HLPFI has reported on offshore oil and gas decommissioning for many years. While there has been an uptick in work in this arena, the going thus far has been quite slow. Phil Hastings reports.
Increased decommissioning of offshore oil and gas installations could open up new work opportunities for some heavy lift service providers over the next decade. However, opinion varies over the likely scale of that business, with some observers suggesting much of the work is more likely to go to specialist engineering companies rather than general international heavy lift operators.
Another issue is that many of the vessels and much of the other equipment required for such operations are likely to be deployed on other offshore energy projects.
As a result, warn those same observers, some oil and gas sector decommissioning work could be delayed by “bottlenecks in demand” for the necessary lifting equipment and logistics services.
The potential scale of the decommissioning market is highlighted in the latest Decommissioning Insight report published by Offshore Energies UK (OEUK), a representative body for the UK’s offshore energy industry, at the end of November 2022.
OEUK predicts that the North Sea region alone is set to see close to GBP20 billion (USD24 billion) spent on the decommissioning of oil and gas installations over the next decade. “It is estimated around 2,100 North Sea wells will be decommissioned – around 200 per year – at an average cost of GBP7.8 million (USD9.5 million) per well.”
A bp offshore upstream oil and gas operation.
Globally, the decommissioning spend in the decade 2021-2030 is likely to reach almost USD100 billion, up more than 200 percent on the previous 10-year period, according to a forecast published in late 2021 by IHS Markit (a UK-headquartered worldwide business information services provider which merged with USA-based S&P Global in early 2022).
“As multiple oil and gas fields are approaching end of production, and the global economy is pushing toward a low carbon economy and energy transition, a horde of oil and gas platforms and associated infrastructure are going to be obsolete and left without purpose during the next decade,” suggested IHS Markit.
The risk that some planned decommissioning projects in that period could be delayed by a shortage of the required vessels, lifting equipment and other services is outlined in the OEUK report.
“The growth in renewable energies, such as offshore wind, could cause bottlenecks in demand for decommissioning services. It means the offshore wind, carbon capture and storage, and oil and gas sectors will need to work together and be transparent about planned projects to make sure the opportunity is properly managed,” it stated.
Erland Ebbersten, vice president − marine and energy for GAC Group, said its companies around the world are already reporting increased business demand relating to rig decommissioning and associated heavy lift activity, especially in the Middle East and the North Sea. That trend, he suggested, indicates an increase in upstream oil and gas industry modernisation and expansion.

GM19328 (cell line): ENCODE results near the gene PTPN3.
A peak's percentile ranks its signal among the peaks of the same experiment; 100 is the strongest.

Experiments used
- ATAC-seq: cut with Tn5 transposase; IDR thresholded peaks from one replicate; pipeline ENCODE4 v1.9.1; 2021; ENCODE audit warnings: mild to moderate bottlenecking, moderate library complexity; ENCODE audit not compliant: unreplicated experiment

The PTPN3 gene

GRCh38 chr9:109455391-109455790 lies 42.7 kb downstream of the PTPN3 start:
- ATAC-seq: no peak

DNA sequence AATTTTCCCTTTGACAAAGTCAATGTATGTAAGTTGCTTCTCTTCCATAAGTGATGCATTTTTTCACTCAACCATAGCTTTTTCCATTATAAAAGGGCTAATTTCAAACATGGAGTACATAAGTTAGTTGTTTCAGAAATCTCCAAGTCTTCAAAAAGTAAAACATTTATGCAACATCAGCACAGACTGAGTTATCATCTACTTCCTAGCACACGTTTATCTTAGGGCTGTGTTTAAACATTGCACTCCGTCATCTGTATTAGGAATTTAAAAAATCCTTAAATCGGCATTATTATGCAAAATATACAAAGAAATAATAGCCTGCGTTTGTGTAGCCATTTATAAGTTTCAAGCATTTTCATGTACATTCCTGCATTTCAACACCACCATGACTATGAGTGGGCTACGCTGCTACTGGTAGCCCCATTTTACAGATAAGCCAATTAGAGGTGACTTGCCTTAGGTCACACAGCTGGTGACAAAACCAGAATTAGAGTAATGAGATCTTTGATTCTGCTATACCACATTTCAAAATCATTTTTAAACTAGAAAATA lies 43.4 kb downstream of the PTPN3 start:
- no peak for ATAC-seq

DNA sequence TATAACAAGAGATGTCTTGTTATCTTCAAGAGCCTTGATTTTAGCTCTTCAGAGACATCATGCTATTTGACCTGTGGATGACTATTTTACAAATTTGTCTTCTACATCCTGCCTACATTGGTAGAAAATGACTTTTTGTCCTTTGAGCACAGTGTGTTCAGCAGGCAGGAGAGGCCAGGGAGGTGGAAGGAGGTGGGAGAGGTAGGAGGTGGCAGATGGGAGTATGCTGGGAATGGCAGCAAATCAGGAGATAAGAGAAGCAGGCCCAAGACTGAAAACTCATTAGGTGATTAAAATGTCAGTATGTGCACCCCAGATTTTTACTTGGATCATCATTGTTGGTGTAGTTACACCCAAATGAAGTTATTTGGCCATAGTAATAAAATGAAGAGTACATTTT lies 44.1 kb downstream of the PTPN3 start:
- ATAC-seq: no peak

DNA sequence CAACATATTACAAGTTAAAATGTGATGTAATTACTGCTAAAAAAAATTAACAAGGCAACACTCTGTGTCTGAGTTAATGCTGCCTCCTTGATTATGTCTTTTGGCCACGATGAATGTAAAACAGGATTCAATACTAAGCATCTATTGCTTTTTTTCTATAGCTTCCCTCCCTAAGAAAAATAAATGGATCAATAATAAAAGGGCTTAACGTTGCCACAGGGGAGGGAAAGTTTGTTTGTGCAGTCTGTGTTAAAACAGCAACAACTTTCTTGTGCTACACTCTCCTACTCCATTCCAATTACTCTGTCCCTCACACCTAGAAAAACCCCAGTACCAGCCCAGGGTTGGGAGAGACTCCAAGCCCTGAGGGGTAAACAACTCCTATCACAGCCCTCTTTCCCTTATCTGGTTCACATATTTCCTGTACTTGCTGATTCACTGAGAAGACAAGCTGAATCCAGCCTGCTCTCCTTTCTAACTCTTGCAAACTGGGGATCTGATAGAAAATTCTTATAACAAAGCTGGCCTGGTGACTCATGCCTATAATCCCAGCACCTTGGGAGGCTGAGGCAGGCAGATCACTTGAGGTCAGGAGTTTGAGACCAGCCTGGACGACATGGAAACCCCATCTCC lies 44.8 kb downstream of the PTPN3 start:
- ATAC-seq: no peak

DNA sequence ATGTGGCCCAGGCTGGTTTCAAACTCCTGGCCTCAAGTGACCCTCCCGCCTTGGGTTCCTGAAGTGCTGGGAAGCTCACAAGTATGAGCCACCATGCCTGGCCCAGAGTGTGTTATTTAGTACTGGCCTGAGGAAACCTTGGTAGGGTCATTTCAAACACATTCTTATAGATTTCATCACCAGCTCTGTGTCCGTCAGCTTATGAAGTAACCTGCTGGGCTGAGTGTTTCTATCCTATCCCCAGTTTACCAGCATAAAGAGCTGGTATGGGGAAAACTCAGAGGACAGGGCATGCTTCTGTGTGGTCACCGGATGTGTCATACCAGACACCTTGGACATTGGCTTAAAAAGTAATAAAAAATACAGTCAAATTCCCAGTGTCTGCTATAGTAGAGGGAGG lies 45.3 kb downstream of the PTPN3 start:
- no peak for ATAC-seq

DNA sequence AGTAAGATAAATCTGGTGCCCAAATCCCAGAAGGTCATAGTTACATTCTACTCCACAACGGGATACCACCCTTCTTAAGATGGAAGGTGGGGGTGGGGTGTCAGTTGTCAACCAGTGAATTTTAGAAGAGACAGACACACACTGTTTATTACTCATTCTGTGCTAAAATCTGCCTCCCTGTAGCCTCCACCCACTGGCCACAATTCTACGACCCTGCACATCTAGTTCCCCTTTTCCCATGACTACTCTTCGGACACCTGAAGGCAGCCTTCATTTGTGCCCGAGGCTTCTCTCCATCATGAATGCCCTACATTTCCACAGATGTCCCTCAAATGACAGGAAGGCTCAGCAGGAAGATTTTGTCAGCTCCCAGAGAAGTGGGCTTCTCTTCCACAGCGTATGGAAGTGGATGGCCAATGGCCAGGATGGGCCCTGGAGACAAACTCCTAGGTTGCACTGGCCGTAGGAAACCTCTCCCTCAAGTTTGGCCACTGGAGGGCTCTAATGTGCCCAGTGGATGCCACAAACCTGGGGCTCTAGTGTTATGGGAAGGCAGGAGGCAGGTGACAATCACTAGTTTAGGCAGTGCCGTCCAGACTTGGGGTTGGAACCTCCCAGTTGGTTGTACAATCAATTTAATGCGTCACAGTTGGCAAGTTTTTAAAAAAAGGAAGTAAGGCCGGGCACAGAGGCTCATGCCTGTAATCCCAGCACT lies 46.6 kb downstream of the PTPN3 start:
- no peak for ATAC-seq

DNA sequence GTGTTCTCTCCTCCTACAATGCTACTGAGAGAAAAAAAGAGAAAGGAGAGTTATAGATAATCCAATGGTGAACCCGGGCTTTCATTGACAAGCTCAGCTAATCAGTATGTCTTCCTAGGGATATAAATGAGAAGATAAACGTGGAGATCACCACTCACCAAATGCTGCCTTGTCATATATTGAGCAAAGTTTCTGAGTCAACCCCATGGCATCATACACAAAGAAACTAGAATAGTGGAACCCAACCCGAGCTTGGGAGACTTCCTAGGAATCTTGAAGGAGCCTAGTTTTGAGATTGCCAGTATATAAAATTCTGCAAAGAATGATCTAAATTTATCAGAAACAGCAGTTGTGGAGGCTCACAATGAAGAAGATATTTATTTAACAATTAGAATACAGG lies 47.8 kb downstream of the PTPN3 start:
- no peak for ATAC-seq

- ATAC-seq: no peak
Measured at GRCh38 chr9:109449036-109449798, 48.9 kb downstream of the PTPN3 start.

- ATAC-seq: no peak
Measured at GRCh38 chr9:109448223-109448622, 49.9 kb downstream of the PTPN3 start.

“There is currently lots of ongoing work for drilling rig decommissioning and demobilisation/remobilisation work, again with associated heavy lift requirements, particularly in Saudi Arabia and the UAE, which GAC is supporting, he said.
Those activities, he continued, include two rigs for bore drilling being moved from Mexico to Dubai for dry docking. “In fact, there are quite a number of rigs currently in Dubai dry docks for refurbishment before reactivation in new places, including elsewhere in the Middle East such as Bahrain and Saudi Arabia.”
Looking ahead, Ebbersten said that given the scale of oil and gas activities in the Middle East and the strength of GAC’s presence across that region, “we anticipate this will remain a core market for us. There is also the potential for similar heavy lift and project work across Africa and the Far East,” he added.
Jeff Smith, global head of supply chain for deugro, voiced a similar observation. “The outlook for decommissioning trends does not show any sign of slowing, with a consistent orderbook demanding competent project freight forwarding and heavy lift expertise to complete those tasks.”
Erland Ebbersten - vice president - marine & energy, GAC Group.
Steve Groschup, global sector head exploration and production for DHL Industrial Projects, agreed that decommissioning work is expected to be a major business over the next decade. However, he also suggested the involvement of major international heavy lift service providers, at least in the Gulf of Mexico, might be limited.
“Decommissioning is a very specialised business and tends to be awarded directly to engineering companies and asset owners,” he explained.
“Depending on the scope and size of the decommissioning project, there are many smaller, local outfits based in the Gulf of Mexico who execute those projects with their own lifting equipment and barges. I do not see a significant opportunity for the wider heavy lift industry in that area.”
Christophe Grammare, managing director of AAL Shipping, made similar points. He agreed that the decommissioning of oil and gasfields is a niche market and said the three largest EPCs in that sector – Saipem, Heerema and Allseas – normally use their own equipment (barges) to transport modules to shore for recycling.
“We might be involved in the transport [of decommissioned parts and materials] from the recycling yards. However, AAL mostly focuses on long-haul sailings and not so much on shortsea operations, which will likely be the requirement for those cargoes,” he added.
This article has been taken from HLPFI’s Jan/Feb 2023 edition, read more here.